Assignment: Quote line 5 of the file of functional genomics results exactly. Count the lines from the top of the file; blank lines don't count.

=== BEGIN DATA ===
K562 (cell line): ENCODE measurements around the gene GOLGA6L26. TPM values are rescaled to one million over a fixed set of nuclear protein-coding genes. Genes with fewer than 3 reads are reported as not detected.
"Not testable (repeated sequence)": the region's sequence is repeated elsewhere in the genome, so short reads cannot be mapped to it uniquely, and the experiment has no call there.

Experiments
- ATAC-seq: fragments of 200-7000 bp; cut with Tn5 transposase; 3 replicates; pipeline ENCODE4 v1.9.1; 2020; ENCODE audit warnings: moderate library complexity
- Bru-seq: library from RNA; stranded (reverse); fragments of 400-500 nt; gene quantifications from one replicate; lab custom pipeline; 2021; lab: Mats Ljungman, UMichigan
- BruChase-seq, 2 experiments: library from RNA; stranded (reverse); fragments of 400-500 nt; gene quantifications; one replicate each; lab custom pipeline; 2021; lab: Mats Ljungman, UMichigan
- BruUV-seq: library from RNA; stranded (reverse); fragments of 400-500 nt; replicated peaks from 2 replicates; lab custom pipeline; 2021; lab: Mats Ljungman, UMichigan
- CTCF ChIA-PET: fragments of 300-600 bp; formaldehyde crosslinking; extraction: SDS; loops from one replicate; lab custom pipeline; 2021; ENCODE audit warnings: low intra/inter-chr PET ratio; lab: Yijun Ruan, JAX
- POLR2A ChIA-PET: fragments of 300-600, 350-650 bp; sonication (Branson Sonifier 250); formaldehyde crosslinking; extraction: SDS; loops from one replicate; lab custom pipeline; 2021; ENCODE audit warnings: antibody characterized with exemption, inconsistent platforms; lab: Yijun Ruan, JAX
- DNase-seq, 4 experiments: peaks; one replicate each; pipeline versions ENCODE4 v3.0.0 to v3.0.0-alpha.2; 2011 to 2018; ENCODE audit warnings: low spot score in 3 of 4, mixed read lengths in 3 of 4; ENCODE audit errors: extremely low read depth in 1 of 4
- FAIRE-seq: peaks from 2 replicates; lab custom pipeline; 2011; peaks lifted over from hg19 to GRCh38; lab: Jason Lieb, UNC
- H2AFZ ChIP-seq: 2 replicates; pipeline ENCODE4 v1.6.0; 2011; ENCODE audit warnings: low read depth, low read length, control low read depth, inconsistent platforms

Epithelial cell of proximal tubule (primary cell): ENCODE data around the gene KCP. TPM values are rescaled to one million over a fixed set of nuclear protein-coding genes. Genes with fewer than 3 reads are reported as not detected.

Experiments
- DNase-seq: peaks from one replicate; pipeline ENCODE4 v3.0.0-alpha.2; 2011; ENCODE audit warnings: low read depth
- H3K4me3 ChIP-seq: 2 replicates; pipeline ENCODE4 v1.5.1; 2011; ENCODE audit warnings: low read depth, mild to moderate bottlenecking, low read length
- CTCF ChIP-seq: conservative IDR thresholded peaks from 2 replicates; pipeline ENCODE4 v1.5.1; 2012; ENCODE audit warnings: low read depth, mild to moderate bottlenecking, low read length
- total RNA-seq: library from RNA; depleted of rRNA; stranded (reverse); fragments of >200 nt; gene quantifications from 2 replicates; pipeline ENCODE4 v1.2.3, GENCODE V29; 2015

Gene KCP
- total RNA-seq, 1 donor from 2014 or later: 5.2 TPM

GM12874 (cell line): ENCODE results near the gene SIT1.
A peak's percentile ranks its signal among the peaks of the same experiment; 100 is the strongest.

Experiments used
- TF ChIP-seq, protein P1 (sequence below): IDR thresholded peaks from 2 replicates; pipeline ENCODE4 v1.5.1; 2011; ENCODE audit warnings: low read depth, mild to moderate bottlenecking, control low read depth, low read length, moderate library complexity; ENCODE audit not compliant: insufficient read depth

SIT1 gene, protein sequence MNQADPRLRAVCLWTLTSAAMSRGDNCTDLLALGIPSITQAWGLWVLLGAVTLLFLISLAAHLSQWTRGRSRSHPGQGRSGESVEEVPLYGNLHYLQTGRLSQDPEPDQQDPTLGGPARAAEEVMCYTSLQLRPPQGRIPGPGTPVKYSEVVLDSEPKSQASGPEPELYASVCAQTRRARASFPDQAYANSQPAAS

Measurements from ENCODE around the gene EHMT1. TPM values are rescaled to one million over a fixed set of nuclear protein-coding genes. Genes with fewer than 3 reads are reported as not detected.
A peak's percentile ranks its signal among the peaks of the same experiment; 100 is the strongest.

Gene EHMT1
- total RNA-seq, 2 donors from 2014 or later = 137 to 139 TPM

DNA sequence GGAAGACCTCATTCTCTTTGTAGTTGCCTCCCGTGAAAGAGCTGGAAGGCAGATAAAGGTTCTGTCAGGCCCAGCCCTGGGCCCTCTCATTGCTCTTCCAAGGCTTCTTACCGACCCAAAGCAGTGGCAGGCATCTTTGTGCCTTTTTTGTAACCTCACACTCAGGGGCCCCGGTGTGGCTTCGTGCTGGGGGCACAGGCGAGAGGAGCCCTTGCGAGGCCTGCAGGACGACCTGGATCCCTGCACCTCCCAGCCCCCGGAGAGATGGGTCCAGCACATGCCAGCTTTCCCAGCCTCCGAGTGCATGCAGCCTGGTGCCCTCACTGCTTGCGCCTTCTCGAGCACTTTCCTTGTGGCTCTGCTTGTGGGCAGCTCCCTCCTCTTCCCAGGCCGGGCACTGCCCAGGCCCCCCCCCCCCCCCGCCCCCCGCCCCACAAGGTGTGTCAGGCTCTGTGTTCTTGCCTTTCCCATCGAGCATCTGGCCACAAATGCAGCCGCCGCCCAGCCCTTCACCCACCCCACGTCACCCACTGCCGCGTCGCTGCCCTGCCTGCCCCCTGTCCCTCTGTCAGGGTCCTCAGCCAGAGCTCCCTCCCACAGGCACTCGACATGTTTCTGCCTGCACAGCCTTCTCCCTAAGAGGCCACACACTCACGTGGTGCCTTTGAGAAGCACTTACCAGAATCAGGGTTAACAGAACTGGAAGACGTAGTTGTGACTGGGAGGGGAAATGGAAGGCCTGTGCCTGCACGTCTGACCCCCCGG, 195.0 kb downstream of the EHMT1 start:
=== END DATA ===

- Bru-seq: library from RNA; stranded (reverse); fragments of 400-500 nt; gene quantifications from one replicate; lab custom pipeline; 2021; lab: Mats Ljungman, UMichigan